# MATLAB Assignment 1

Math 222 Fall 2020
Question 1: Apply the Euler method to solve from to .
Note that this problem has exact solution which is -periodic. It is also easy to see how badly the method fails when you take N too large.
Then do the following:
• Figure out what is the minimum value of N that you need to get an error smaller than 0.01 at the final time. Do this by experimenting with N until you get a small enough error.
• Plot the computed and exact solution using this value of N.
• Show the method is approximately second order by doubling N and computing the ratio of the errors.
• Hint: MATLAB does not have the value of Euler's number e built in, but it does have the exponential function, i.e.t to evaluate , use the command exp(t), so that to get e, type exp(1).
I found that 1900 points was enough, but that 1890 was not. That's a lot!
tFinal = 20;
y0=1/2;
N = 1900;
h=tFinal/N;
t=linspace(0,tFinal,N+1); % type 'help linspace' to see how this works
y=zeros(1,N+1);y(1)=y0;
yX=yExact(t);
for n=1:N
y(n+1) = y(n) + h * f(t(n),y(n));
end
plot(t,y,t,yX,'--'); xlabel('t'); ylabel('y');
title('Result from Euler''s method'); plot(t,yX-y);xlabel('t');ylabel('error')
title('error from Euler''s method') error1= abs(y(N+1)-yX(N+1));
fprintf('The error at the final time = %0.4f.\n',error1)
The error at the final time = 0.0100.
Now I double the number of points and see that the error goes down by a factor of two.
N = 2*N;
h=tFinal/N;
t=linspace(0,tFinal,N+1); % type 'help linspace' to see how this works
y=zeros(1,N+1); y(1)=y0;
yX=yExact(t);
for n=1:N
y(n+1) = y(n) + h * f(t(n),y(n));
end
error2= abs(y(N+1)-yX(N+1));
fprintf('The error at the final time = %0.4f.\n',error2)
The error at the final time = 0.0050.
fprintf('The error went down by a factor of %f.\n',error1/error2);
The error went down by a factor of 1.996490.
Question 2 The Euler method is an example of a first order method. This means that the error is proportional to h, so that doubling the number of points roughly cuts the error roughly by a factor of two.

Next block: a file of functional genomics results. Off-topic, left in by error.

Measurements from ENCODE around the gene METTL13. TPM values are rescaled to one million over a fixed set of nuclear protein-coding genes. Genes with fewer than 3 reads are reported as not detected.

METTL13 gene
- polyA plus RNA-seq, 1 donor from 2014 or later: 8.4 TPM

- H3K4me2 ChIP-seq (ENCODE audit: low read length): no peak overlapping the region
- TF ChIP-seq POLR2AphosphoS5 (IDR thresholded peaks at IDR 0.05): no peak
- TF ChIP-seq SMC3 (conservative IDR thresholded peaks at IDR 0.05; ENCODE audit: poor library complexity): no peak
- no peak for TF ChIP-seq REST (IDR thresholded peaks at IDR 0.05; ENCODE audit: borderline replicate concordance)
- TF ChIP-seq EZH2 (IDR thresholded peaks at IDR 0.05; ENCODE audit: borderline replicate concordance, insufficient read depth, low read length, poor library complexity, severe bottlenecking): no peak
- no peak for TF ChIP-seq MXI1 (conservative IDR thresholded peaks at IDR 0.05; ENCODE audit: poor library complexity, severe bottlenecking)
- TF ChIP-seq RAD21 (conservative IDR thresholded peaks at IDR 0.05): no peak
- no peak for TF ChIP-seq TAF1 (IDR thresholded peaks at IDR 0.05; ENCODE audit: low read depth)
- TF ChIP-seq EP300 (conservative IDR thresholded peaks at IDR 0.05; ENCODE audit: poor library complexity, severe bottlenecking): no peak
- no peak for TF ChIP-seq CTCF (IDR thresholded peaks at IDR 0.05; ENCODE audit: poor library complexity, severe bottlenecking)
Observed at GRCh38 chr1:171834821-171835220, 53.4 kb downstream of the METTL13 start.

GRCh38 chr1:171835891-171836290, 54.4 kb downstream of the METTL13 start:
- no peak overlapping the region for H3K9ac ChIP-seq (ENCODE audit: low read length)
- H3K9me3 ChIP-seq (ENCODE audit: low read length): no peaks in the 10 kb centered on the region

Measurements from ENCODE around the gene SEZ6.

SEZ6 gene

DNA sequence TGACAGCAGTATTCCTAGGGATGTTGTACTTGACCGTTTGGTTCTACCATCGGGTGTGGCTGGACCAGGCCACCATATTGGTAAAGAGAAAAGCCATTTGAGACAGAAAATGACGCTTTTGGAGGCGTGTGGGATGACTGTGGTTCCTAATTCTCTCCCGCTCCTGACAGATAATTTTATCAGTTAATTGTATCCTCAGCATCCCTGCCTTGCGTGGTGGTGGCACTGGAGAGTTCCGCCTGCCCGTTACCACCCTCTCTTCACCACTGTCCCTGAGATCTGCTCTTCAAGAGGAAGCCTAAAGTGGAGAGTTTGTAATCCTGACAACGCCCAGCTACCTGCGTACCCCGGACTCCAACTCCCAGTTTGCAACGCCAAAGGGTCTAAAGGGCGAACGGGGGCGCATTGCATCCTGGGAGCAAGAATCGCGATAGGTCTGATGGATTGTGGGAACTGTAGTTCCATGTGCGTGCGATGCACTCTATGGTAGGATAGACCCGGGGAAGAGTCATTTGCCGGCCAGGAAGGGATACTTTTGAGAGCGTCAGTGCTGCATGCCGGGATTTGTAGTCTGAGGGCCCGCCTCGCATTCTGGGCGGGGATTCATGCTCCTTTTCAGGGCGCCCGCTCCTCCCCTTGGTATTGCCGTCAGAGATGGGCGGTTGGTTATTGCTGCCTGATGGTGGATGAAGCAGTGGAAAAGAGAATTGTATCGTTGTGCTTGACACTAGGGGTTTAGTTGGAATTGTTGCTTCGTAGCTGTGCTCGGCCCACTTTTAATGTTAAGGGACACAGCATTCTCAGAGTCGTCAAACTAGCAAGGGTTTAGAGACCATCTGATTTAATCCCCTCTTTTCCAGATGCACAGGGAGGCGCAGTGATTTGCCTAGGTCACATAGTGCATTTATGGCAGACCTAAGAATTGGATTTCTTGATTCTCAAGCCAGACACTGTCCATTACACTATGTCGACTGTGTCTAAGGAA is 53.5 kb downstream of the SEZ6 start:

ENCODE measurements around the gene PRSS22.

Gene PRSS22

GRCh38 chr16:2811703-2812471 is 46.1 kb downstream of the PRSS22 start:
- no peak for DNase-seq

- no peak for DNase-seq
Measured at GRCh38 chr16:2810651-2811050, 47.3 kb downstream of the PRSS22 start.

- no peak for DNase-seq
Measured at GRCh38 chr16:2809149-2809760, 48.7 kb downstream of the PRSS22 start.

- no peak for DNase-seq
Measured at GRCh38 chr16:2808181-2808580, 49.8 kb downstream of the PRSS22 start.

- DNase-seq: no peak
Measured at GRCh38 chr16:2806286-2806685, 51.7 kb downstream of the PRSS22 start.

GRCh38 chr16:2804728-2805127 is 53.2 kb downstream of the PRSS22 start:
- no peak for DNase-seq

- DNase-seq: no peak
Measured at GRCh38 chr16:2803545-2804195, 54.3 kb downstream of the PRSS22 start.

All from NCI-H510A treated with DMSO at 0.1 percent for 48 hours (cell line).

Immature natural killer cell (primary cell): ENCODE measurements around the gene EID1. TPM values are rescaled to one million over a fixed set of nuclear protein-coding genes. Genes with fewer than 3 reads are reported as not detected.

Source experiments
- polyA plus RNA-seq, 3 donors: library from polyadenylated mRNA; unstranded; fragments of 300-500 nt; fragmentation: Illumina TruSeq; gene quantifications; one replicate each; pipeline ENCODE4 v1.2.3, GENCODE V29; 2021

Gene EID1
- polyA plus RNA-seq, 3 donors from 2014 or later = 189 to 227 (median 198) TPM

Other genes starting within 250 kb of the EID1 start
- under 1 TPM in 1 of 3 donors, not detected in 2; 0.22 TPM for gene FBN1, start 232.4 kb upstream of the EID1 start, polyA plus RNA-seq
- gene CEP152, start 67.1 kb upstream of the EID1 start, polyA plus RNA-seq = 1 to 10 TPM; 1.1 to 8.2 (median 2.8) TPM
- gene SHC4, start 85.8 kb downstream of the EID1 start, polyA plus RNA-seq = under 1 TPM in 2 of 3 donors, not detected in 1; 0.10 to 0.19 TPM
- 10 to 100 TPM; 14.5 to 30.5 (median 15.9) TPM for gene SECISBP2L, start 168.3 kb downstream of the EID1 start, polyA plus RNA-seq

The improved Euler method is what's known as a two-step method. It requires two evaluations of the function per time step. At each step, we define two extra quantities before computing .   The payoff for using this more complicated method is that it is second order! This means that each time you double the number of time steps the error goes down by a factor of four. This is a big deal.
Program this method to solve the same problem from Question 1 and
• Determine how large N needs to be get an error less than 0.01.
• Show the method is second order by doubling N and seeing that the error has gone down by a factor of four.
I found 50 points was enough to get the error below 0.01 at the final time but note that the error is worse when is near its maximum value
N = 50;
h=tFinal/N;
t=linspace(0,tFinal,N+1); % type 'help linspace' to see how this works
y=zeros(1,N+1);y(1)=y0;
yX=yExact(t);
for n=1:N
k1=f(t(n),y(n));
k2=f(t(n)+h,y(n)+h*k1);
y(n+1) = y(n) + h * (k1+k2)/2;
end
plot(t,y,t,yX,'--'); xlabel('t'); ylabel('y');
title('Result from Improved Euler''s method'); plot(t,yX-y);xlabel('t');ylabel('error')
title('Error from Improved Euler''s method') error1= abs(y(N+1)-yX(N+1));
fprintf('The error at the final time = %0.4f.\n',error1)
The error at the final time = 0.0020.
In order to see the second order convergence, I need to use a larger value of N. Using M=1000 worked.
N = 1000;
h=tFinal/N;
t=linspace(0,tFinal,N+1); % type 'help linspace' to see how this works